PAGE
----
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  1. Wich teams would you buy, hold or sell now h2 {margin-top:12.0pt; margin-right:0in; margin-bottom:3.0pt; margin-left:0in; page-break-after:avoid; font-size:14.0pt; font-family:Arial; font-weight:bold; font-style:italic; } a:link {color:blue; text-decoration:underline; text-underline:single;} h3 {margin-right:0in; margin-left:0in; font-size:13.5pt; font-family:"Times New Roman"; font-weight:bold; } 2021 Standings SEC - East CONF OVERALL HOME ROAD NEUTRAL PF PA STRK Georgia BUY 6-0 8-0 4-0 2-0 2-0 303 53 W8 Kentucky HOLD 4-2 6-2 5-0 1-2 0-0 216 166 L2 Tennessee HOLD 2-3 4-4 3-2 1-2 0-0 299 212 L2 Florida SELL 2-4 4-4 3-1 1-2 0-1 248 182 L2 Missouri SELL 1-3 4-4 3-2 1-2 0-0 278 288 W1 South Carolina SELL 1-4 4-4 3-1 1-3 0-0 167 196 L1 Vanderbilt SELL 0-5 2-7 1-5 1-2 0-0 134 320 L4 SEC - West CONF OVERALL HOME ROAD NEUTRAL PF PA STRK Alabama BUY 4-1 7-1 4-0 2-1 1-0 367 165 W2 Auburn BUY 3-1 6-2 4-1 2-1 0-0 279 158 W2 Ole Miss HOLD 3-2 6-2 4-0 1-2 1-0 313 229 L1 Mississippi State BUY 3-2 5-3 3-2 2-1 0-0 224 197 W2 Texas A&M BUY 3-2 6-2 4-1 1-0 1-1 237 129 W3 LSU SELL 2-3 4-4 3-1 1-3 0-0 244 230 L1 Arkansas SELL 1-3 5-3 4-1 0-2 1-0 262 188 W1
  2. ESPN update bowl projections after SEC's Week 10 11/30/2020 The 2020 SEC season is nearing it’s conclusion. There are only 3 weeks left of games, which will end on Dec. 19 with the SEC title game (among other rescheduled contests). So, the question is — where will these teams end up playing this postseason? After the Week 10 action, ESPN experts Kyle Bonagura and Mark Schlabach updated their bowl projections. As you can see below, they have Alabama in the Playoff and 13 of the 14 SEC squads playing this postseason: Alabama Bonagura: Sugar Bowl (CFP) vs. Clemson Schlabach: Sugar Bowl (CFP) vs. Notre Dame Arkansas Bonagura: Texas Bowl vs. Texas Schlabach: Outback Bowl vs. Iowa Auburn Bonagura: Citrus Bowl vs. Indiana Schlabach: Citrus Bowl vs. Northwestern Florida Bonagura: Orange Bowl vs. Miami Schlabach: Orange Bowl vs. Miami Georgia Bonagura: Peach Bowl vs. Cincinnati Schlabach: Peach Bowl vs. Cincinnati Kentucky Bonagura: Liberty Bowl vs. West Virginia Schlabach: Music City Bowl vs. Wisconsin LSU Bonagura: Outback Bowl vs. Northwestern Schlabach: Texas Bowl vs. Texas Mississippi State Bonagura: Birmingham Bowl vs. Memphis Schlabach: Birmingham Bowl vs. Memphis Mizzou Bonagura: Las Vegas Bowl vs. Oregon Schlabach: Gator Bowl vs. NC State Ole Miss Bonagura: Gator Bowl vs. NC State Schlabach: Liberty Bowl vs. West Virginia South Carolina Bonagura: Gasparilla Bowl vs. Virginia Schlabach: Gasparilla Bowl vs. Virginia Tech Tennessee Bonagura: Music City Bowl vs. Iowa Schlabach: Las Vegas Bowl vs. Oregon Texas A&M Bonagura: Cotton Bowl vs. Iowa State Schlabach: Cotton Bowl vs. Oklahoma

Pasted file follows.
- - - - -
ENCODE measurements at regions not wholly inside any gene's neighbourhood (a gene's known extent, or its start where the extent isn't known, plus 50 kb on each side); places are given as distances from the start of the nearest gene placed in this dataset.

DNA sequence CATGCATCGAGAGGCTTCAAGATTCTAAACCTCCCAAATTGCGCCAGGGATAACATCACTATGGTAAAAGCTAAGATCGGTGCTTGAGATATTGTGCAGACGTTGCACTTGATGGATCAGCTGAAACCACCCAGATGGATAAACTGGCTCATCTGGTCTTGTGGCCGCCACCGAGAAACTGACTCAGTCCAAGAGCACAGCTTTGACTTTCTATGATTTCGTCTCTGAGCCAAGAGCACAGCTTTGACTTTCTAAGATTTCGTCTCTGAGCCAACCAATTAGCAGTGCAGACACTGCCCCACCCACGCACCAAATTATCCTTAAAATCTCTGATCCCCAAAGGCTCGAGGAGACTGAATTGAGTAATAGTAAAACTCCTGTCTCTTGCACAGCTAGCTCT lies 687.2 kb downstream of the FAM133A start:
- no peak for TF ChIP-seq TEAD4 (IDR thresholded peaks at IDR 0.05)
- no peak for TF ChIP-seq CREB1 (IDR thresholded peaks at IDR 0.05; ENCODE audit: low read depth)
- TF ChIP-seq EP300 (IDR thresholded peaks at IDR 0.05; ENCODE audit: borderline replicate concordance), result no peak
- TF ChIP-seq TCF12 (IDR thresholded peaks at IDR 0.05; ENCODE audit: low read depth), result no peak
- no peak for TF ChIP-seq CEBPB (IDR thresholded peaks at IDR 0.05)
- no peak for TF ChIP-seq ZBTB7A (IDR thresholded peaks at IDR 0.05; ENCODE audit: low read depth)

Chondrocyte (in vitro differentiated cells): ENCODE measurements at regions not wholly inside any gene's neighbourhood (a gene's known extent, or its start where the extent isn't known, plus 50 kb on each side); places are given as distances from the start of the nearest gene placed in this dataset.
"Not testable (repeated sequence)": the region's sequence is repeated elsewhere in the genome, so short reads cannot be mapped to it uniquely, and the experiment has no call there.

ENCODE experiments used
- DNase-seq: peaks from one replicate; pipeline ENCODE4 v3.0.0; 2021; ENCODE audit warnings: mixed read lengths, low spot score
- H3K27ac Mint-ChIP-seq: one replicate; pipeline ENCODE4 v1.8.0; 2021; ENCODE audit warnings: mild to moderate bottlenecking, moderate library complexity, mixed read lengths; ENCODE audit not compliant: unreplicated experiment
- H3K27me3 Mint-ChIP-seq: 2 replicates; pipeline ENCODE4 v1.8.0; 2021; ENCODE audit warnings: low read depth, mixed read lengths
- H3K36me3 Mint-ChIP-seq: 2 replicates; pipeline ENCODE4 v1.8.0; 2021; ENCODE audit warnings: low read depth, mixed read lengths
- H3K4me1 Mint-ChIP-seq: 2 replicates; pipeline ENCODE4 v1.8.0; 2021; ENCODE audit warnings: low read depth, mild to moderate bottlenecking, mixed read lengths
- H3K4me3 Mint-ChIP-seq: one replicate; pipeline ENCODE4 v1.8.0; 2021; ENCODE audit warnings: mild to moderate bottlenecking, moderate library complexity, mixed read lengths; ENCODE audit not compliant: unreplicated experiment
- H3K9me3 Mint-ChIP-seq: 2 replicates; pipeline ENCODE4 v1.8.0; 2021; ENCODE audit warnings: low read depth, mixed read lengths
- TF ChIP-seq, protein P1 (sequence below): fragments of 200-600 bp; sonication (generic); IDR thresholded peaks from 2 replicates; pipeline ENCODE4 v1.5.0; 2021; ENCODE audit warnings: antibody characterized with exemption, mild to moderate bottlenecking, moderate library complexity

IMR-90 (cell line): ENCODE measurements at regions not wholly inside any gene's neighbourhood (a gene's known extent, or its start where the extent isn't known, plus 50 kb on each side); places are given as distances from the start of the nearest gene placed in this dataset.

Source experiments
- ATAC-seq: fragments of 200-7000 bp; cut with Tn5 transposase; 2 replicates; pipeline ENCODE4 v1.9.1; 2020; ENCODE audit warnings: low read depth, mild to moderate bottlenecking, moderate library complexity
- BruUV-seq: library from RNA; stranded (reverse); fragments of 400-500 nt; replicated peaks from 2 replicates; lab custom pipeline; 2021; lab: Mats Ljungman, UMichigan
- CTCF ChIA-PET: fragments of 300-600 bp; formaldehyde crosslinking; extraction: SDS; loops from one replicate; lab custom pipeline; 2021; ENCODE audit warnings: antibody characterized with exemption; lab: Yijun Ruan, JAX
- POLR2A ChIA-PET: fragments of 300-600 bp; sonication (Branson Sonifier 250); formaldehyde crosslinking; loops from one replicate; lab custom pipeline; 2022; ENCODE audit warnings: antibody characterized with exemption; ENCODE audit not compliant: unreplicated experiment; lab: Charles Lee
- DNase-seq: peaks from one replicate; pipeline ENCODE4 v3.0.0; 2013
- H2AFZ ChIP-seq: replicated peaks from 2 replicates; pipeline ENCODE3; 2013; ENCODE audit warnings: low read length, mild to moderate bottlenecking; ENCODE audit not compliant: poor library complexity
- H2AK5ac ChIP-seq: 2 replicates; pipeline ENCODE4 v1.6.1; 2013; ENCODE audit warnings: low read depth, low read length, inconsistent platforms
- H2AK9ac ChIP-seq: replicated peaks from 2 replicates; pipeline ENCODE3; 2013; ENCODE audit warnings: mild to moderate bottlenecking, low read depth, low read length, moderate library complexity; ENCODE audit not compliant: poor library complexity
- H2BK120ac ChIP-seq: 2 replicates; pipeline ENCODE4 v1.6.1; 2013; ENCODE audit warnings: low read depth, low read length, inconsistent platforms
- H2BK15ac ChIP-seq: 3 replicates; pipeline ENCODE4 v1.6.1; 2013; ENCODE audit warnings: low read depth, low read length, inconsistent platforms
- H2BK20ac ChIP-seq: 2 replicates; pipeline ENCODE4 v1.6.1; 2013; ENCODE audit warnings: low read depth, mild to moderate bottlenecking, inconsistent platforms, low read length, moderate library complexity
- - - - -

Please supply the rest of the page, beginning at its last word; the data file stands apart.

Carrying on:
3. Bowl game with SEC tie-in canceled for 2020 12/02/2020 The Las Vegas Bowl was set to feature an SEC team for the first time this year. Unfortunately, the 2020 game has officially been canceled, ESPN Events announced Wednesday. “Unfortunately we will have to wait another year to present the Las Vegas Bowl in its new home,” John Saccenti, Las Vegas Bowl executive director, said in the announcement. “This was a difficult decision but the right one considering that our game was founded nearly three decades ago to help drive tourism to the Entertainment Capital of the World during the month of December. We are looking forward to making our bowl week bigger and better than ever in 2021.” December’s game was slated to be the first bowl game played in Allegiant Stadium, the new stadium near the Las Vegas Strip and home of the NFL’s Las Vegas Raiders. The 2020 game was slated to feature a new matchup between the Pac-12 Conference and Southeastern Conference, as part of a rotating cycle that also includes the Big Ten Conference.